by clemens (26.03.2024)

Elixir development using Podman with VM in Parallels and Shared Folders


April 17: Fixed an error with the nginx config for use with LiveViews


So recently I’ve wanted to give containers for development another go, but this time instead of using docker for Mac and it’s very slow file sharing to the containers give podman a try, since we are also using podman in production.

While the default mechanism using
podman machine to run containers on Mac did in fact work out fine, and sharing my local development folder with the containers worked fine, it also proved to be a rather slow experience. That wasn’t a realy surprise given that podman machine uses QEMU in the background.

However what got me thinking is that podman remote allows us to use any arbitrary Linux machine as the backend, so shouldn’t it be possible to use a VM in Parallels instead?

This turned out to be possible, but a little bit complicated to setup, so what follows is a (hopefully) complete guide to setting this up.

Install VM

For this guide I am assuming that you already have Parallels installed on your local development machine.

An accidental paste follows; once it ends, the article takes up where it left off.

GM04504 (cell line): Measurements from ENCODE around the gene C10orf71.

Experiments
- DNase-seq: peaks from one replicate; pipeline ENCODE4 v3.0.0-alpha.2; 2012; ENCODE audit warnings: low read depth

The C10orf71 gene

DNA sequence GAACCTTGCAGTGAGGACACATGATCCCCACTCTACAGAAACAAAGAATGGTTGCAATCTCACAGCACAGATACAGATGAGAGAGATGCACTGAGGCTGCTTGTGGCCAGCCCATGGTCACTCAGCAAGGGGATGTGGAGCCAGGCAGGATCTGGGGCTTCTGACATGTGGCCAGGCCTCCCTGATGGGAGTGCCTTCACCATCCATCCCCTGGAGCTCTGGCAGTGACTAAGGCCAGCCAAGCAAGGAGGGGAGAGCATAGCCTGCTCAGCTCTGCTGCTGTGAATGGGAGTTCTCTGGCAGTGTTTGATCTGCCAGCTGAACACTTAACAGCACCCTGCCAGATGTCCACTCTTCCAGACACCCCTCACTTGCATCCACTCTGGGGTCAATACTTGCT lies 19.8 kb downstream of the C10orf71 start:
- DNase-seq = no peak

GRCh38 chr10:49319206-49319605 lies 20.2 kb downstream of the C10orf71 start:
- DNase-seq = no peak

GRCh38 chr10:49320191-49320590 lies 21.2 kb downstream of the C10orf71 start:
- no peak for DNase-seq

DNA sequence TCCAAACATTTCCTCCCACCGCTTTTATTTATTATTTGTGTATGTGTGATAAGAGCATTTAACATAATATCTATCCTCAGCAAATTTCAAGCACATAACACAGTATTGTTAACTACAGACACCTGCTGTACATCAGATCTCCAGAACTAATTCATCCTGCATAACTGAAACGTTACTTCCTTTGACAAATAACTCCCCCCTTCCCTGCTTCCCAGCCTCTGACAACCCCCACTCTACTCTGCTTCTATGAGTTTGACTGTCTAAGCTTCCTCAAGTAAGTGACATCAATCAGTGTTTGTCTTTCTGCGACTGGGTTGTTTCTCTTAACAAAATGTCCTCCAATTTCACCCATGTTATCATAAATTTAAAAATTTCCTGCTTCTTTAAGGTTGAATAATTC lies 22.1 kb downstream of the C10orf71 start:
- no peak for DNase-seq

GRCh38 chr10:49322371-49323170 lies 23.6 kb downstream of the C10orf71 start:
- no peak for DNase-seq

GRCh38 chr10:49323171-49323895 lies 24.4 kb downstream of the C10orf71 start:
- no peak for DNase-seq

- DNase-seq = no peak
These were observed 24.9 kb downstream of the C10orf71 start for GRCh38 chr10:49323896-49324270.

So as a first step install podman on your machine, personally I prefer to use brew for this:

brew install podman

Next get a Linux to install as the VM in Parallels. You should be able to use any Linux, personally I’ve decided to use Fedora, simply because podman machine uses this as well. However I’ve decided to use the server version and not CoreOS, which is used by podman machine. The reason for this is that setting up CoreOS is a bit more involved, and that we need to install and run nginx in a later step as well, and I don’t know how much effort it is to get that running in CoreOS.

Now create a new VM in Paralles and choose to install from the image you’ve just downloaded. Give the VM an easy name, I personally went with podmanhost, and check the “Adjust settings before installation” checkmark before continuing with the dialog.